In your father's garden that day we did part.
Now the wars are all over, no trouble is seen
And I'll wed with my true love in her mantle so green."

 Listen to Her Mantle So Green from:
    Matt & Shannon Heaton, Sinéad O'Connor

 Watch Her Mantle So Green from:
     Mothers of Intention, Sinead O'Connor

Her Mantle So Green

Margaret Barry & Michael Gorman: Her Mantle So Green

Frank Harte

Frank Harte @ FW:
Artist Video FW#7, #30,
#31, #34, #40

Margaret Barry

Margaret Barry @ FW:
Artist Video FW#38, #40, #45

Her Mantle So Green

 The Bonny Light Horseman 
Broken Hearted I Will wander (Roud 1185)

Ye maids, wives and widows, I pray give attention,
Unto these few lines, tho' dismal to mention
I'm a maiden distracted, in the desert I'll rove,
To the gods I'll complain for the loss of my love.

Broken hearted I'll wander, 
Broken hearted I'll remain
Since my bonny light horseman
In the wars he was slain.

Well now Bonaparte he has commanded his troops for to stand   
And he levelled up his cannon all over the land;
Yes he levelled his cannon, the whole victory to gain,
And he slew my light horseman returning from Spain.

Oh if I were a blackbird and had wings for to fly
I would fly to the spot where my true love does lie
It is with my little fluttering wings his wounds I would heal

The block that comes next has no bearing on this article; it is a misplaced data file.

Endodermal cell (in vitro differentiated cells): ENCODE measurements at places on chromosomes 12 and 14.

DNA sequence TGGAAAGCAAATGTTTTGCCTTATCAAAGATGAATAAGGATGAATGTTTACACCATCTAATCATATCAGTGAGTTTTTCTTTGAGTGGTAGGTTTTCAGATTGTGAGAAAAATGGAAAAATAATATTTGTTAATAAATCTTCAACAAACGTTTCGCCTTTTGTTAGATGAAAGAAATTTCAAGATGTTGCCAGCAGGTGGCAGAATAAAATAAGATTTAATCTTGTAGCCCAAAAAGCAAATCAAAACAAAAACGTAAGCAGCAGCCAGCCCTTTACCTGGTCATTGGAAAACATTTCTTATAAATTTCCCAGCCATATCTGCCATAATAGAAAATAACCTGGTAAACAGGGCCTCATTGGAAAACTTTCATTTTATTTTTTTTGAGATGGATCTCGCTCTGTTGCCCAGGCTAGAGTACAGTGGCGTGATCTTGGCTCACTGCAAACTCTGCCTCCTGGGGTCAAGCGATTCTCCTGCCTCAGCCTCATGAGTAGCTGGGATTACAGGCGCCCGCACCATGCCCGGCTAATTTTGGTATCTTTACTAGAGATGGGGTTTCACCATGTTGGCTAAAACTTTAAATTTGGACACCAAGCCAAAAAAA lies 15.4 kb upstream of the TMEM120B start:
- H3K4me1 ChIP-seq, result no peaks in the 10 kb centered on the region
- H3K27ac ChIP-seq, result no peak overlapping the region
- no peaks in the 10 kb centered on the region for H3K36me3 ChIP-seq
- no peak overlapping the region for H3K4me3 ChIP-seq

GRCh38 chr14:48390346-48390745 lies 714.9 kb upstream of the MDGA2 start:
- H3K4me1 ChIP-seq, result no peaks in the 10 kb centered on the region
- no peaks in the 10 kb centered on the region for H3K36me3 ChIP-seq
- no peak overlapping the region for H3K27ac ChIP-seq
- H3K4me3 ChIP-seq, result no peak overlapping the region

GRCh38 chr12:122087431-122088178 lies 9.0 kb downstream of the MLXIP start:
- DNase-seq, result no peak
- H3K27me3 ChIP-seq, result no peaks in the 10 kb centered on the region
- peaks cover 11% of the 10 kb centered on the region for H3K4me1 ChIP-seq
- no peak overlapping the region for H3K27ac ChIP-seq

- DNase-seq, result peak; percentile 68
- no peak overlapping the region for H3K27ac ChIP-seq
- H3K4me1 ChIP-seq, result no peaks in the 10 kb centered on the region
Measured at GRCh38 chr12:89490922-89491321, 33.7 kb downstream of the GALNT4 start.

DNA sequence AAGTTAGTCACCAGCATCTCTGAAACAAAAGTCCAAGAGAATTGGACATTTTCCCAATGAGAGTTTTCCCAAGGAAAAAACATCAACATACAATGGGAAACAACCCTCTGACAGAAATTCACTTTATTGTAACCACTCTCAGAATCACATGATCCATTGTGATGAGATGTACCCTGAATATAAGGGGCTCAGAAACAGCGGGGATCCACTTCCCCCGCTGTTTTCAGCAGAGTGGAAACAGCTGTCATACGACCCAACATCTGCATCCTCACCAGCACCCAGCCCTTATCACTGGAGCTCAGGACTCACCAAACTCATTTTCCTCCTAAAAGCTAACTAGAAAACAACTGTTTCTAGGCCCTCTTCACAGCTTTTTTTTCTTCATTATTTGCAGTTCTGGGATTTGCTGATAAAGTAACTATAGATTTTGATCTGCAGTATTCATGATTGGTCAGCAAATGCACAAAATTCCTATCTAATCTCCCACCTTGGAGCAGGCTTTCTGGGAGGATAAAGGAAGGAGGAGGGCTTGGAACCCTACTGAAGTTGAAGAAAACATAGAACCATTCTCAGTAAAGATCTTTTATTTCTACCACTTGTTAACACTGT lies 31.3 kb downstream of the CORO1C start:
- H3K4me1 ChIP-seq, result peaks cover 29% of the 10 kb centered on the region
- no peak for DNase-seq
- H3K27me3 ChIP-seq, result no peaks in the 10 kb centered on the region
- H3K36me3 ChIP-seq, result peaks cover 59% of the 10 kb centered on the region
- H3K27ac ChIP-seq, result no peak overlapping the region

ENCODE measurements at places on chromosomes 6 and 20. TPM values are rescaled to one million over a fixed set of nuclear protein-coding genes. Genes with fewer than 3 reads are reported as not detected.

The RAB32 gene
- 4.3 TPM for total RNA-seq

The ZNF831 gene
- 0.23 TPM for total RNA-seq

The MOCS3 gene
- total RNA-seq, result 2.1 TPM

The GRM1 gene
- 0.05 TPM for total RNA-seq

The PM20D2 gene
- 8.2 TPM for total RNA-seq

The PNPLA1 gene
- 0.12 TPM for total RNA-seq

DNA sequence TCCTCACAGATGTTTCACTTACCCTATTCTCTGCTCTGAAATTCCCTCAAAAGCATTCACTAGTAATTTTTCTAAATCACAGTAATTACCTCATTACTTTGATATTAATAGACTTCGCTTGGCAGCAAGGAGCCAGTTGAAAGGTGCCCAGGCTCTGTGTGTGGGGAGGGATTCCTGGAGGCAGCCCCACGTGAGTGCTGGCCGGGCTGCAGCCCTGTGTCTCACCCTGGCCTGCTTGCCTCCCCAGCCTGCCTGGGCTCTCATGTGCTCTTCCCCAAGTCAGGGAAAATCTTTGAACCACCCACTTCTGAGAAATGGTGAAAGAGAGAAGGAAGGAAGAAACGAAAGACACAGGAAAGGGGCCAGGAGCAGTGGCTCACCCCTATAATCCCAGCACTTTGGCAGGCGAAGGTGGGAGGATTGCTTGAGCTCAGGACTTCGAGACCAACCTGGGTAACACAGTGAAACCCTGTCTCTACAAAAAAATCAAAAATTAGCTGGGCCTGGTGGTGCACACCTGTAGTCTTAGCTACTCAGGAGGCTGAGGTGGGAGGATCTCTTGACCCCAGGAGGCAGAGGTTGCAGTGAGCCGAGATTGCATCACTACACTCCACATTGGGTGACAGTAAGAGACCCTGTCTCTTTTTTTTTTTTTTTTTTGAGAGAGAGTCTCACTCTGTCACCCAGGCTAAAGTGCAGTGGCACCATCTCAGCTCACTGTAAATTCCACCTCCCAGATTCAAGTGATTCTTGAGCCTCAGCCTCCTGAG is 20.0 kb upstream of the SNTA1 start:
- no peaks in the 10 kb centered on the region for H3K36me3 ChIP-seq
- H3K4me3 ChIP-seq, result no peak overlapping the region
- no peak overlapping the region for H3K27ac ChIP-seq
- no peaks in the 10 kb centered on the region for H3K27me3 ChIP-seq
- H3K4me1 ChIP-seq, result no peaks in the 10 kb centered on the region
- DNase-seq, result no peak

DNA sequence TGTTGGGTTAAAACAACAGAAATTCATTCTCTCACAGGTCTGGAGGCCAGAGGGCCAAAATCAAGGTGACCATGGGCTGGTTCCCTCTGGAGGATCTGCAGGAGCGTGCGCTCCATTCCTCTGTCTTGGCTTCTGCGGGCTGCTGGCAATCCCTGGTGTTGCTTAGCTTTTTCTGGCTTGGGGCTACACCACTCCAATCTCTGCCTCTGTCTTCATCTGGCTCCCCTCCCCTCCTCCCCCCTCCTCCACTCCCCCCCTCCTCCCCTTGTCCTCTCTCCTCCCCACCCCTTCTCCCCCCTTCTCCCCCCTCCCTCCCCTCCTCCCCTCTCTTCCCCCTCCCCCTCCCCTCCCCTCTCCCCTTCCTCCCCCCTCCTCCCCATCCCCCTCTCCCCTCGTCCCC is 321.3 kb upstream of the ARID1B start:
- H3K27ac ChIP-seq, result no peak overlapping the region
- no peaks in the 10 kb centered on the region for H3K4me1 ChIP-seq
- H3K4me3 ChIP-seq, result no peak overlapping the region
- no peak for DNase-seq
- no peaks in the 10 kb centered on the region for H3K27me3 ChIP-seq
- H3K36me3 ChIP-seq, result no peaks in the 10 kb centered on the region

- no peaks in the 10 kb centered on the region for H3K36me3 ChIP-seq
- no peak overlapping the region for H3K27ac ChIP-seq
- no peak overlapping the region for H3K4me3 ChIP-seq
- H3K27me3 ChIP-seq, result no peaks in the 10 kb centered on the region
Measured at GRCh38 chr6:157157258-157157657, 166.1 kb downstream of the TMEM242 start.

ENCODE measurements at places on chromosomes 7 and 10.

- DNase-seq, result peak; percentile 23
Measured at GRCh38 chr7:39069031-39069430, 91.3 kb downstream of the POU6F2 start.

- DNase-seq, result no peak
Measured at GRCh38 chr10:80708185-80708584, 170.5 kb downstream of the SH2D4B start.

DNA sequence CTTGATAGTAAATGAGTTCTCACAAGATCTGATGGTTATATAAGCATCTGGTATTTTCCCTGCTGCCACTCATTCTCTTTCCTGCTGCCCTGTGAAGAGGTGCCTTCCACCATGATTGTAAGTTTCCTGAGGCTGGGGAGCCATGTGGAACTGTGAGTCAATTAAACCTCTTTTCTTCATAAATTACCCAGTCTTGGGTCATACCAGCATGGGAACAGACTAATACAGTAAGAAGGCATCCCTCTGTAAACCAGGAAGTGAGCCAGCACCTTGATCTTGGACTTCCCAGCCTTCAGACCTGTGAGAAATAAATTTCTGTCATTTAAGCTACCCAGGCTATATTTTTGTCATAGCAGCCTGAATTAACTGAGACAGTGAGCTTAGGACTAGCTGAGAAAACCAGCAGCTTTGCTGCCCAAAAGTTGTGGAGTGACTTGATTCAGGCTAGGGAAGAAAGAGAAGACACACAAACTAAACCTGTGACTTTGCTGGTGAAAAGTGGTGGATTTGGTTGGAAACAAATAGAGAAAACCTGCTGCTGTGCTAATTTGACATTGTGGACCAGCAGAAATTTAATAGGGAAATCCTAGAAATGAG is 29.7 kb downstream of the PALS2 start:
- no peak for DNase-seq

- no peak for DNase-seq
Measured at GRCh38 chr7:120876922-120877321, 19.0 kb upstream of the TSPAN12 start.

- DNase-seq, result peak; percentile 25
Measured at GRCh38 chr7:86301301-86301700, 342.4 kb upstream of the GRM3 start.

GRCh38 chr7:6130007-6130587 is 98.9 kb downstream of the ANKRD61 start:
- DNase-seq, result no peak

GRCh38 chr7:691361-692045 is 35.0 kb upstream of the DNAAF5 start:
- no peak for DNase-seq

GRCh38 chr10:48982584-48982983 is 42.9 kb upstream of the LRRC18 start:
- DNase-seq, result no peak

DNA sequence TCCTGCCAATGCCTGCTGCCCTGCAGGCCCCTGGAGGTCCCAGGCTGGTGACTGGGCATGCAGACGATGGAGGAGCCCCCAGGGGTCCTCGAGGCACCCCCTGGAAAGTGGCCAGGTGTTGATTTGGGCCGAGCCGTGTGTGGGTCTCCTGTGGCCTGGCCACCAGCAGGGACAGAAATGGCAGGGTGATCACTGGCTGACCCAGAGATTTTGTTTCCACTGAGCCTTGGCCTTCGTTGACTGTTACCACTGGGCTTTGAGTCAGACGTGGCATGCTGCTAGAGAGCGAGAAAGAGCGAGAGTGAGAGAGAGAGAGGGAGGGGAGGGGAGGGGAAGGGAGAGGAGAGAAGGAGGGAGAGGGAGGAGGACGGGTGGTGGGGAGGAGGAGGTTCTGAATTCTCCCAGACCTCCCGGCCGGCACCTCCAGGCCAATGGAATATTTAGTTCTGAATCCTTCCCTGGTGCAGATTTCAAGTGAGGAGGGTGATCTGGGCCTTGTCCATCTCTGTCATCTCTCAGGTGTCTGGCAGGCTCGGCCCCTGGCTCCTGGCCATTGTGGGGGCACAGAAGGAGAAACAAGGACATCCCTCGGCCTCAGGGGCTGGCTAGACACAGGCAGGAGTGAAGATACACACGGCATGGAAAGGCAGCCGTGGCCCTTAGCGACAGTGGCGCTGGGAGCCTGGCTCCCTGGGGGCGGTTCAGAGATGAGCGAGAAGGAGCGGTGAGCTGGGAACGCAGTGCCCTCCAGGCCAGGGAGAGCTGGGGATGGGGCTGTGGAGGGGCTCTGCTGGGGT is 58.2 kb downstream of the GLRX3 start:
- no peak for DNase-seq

And 'tis all for teh night long on his breast I would lie.

Two years and two months since he left this bright shore,
My bonny light horseman that I did adore,
O why was I born this sad day to see,
When the drum beat to arms and did force him from me.

You should see my light horseman on a cold winter's day,
With his red and rosy cheeks and his curly black hair.
He's mounted on horseback, the whole victory to gain,
And he's over the battlefield for honour and fame.

Not a lord, duke or earl could my love exceed,
Not a more finer youth for his king e'er did bleed;
When mounted on a horse he so gay did appear,
And by all his regiment respected he were.

Oh Boney, oh Boney, I have done you no harm,
Tell me why then, tell me why do you cause me such alarm?
We were happy together, my true love and me,
But now you have stretched him in death o'er the sea.

Like the dove that does mourn when it loseth its mate,
Will I for my love 'til I die for his sake;
No man on this earth my affection shall gain,
And a maid live and die for my love that was slain.

 Listen to The Bonny Light Horseman from:
    Margaret Bennett, Mark Evans, Craig Herbertson, 
    Lynch The Box, Socks in the Frying Pan, Dáithí Sproule,
    The Voice Squad, Ewan Wilkinson

 Watch The Bonny Light Horseman from:
    Maranna McCloskey, John Faulkner and Dolores Keane, 
    Socks in The Frying Pan, The Voice Squad

The Bonny Light Horseman

William Holmes Sullivan: Battle of Waterloo, 18th June 1815, 1898

A Private of the 18th Light Dragoons (Hussars), 1812

The Bonny Light Horseman

 Arthur McBride and the Sergeant 

Oh, me and my cousin, one Arthur McBride